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As talk heats up about the possibility of a recession, so does your anxiety.
While a downturn is not a foregone conclusion, some experts have recently raised the prospect of a recession in the near future. Citigroup, assessing global economic growth over the next 18 months, sees a 50% chance of a global recession, and Goldman Sachs has put the outlook for a US recession in the next year at 30%.
Others, like UBS, aren’t convinced it’s happening. In any case, the mere prospect of a recession is enough to fuel anxiety.
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“When we talk about anxiety, we’re talking about uncertainty,” said licensed psychotherapist Bea Arthur, CEO of The Difference, which provides on-demand teletherapy for businesses and communities.
“We can’t see how long the recession will be or whether it will come,” she added.
The official definition of anxiety, according to the American Psychological Association, is “an emotion characterized by feelings of tension, worried thoughts, and physical changes such as increased blood pressure.”
That emotion can have a direct impact on your financial life. Those who are anxious or stressed are more likely to engage in costly financial behaviors, including borrowing from high-cost financial services companies and withdrawing cash from retirement accounts, according to a report by the Financial Industry Regulatory Authority’s Investor Education Foundation and Global Financial Literacy Excellence Center.
Here are five ways to deal with anxiety before it harms your mental and financial health, according to psychologists.
1. Narrow your focus
Pay less attention to macroeconomic news and focus more on your specific situation, said financial psychologist and certified financial planner Brad Klontz.
“It will actually save you about 75% of the stress,” he said.
When you receive news about the outlook for a recession or other economic reports, watch them, but don’t absorb them, Arthur said. After all, the human brain is designed to have the capacity to care only about those closest to us, she pointed out.
“We are being asked to expand and allow so many crises, so many stressors to enter our energy field, that we have to step back,” she said. “We must regain our power.”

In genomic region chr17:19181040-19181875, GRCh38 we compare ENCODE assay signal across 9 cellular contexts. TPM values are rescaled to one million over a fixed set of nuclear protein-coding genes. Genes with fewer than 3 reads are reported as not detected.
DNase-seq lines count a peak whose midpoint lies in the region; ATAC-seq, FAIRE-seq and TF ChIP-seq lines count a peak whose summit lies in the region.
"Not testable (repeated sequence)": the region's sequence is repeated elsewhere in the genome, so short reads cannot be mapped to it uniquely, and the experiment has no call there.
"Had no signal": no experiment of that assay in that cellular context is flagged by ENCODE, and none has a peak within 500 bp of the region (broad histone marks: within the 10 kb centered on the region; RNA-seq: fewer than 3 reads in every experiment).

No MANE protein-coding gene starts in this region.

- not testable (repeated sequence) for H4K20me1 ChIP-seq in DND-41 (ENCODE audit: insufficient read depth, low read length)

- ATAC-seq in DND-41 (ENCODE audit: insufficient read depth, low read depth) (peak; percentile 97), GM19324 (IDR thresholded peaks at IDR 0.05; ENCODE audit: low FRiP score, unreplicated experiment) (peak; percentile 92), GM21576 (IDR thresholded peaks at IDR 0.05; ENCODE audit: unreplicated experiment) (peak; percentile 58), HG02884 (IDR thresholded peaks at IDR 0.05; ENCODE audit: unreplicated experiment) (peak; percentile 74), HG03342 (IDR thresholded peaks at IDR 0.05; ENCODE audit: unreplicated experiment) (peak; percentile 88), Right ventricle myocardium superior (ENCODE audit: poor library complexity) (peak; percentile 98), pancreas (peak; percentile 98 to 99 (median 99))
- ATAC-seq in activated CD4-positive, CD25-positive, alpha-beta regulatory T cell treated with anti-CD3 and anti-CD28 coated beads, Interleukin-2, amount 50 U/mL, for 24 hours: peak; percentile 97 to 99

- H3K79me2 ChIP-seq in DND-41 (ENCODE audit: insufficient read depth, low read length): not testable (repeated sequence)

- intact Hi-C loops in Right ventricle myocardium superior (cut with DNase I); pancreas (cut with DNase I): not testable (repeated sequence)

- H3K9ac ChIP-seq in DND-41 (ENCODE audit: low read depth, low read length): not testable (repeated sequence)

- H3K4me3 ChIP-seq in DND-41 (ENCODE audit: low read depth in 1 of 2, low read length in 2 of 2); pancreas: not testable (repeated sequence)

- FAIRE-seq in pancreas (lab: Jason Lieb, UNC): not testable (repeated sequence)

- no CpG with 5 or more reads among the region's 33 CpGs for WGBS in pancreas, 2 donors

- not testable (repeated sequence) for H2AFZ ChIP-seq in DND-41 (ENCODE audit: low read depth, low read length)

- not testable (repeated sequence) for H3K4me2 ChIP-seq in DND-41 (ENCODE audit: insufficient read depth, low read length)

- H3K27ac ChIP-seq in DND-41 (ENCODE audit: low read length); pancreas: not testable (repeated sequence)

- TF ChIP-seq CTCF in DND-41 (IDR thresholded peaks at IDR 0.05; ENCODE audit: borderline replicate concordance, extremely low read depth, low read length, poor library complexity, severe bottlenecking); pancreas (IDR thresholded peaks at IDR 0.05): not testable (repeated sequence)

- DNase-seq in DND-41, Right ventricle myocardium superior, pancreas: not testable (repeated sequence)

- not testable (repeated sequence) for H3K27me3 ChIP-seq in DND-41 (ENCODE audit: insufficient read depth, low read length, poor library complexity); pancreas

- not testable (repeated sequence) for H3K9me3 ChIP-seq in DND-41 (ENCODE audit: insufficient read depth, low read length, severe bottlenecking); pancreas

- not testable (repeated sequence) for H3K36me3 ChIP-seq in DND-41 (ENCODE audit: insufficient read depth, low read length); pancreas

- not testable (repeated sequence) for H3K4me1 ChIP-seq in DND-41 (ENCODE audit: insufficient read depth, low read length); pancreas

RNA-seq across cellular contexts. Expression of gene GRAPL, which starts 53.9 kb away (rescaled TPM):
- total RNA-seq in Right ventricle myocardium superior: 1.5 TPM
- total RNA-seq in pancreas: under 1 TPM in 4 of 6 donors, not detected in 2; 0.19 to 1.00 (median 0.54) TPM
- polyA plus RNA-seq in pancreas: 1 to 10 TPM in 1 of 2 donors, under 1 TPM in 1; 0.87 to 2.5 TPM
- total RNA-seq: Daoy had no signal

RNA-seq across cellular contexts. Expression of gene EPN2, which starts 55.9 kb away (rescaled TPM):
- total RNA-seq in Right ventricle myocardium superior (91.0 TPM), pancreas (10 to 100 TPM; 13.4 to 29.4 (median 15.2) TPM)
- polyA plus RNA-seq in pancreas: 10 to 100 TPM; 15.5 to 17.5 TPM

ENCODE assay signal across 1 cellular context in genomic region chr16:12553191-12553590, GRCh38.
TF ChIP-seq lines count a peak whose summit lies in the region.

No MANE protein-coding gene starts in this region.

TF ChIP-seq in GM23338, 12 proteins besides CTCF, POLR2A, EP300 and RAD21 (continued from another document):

2. Meet with a financial advisor
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Because anxiety is really uncertainty about future events, talking to a financial advisor can put your mind at ease, said Klontz, an associate professor of the practice of financial psychology and behavioral finance at Creighton University’s Heider College of Business.
Northwestern Mutual’s 2022 Planning and Progress Study confirms this. About 54% of American adults said they are somewhat or very worried about their finances, according to a survey conducted Feb. 8-17 by Harris Poll and based on a sample of nearly 2,500 people.
However, that percentage drops to 46% for people who work with financial advisors and 47% for those who self-identify as disciplined planners.
3. Do a ‘worst case scenario’ exercise
This is Klontz’s favorite exercise, walking you through what would happen in response to a series of events.
Talk about your fears, such as “I’m worried about the recession,” and then ask yourself, “What would happen then?” Go from there, so if the answer to the first question is “I could lose my job”, ask yourself “What would happen then?” Continue running all scenarios from there, Klontz said.
“Exercise at its worst is like jumping off an emotional cliff,” he said. “When you go through the scenarios, it’s not life-threatening and it’s not as bad as they fear it will be.”
On the other hand, stress can do real damage.
“Financial stress can kill you, but it’s rare that our financial situation is life-threatening,” Klontz said.
4. Take a moment
It might sound corny, but taking a moment to pause and take a few deep breaths can really help, Klontz says.
“When we become emotionally overwhelmed, we become rationally challenged,” he explained. “The key is to calm your emotional brain before making any decisions.”
This can prevent you from making poor financial decisions, such as panic selling stocks when the market falls.
5. Expand your frame of reference
When the market sells off and the weekly chart looks like it’s fallen off a cliff, that’s a narrow frame of reference, Klontz said. However, as a long-term investor, you want a broader frame of reference. When you do that, the cliff actually looks more like a pothole, he explained.
“Extend it to 10 years, 15 years,” Klontz said. “It’s a steady climb up the mountain, with a few potholes along the way.”
Also remember that people tend to invest in more than one asset class, so when you see the market go down, know that your diversified portfolio may not be sinking as deep.
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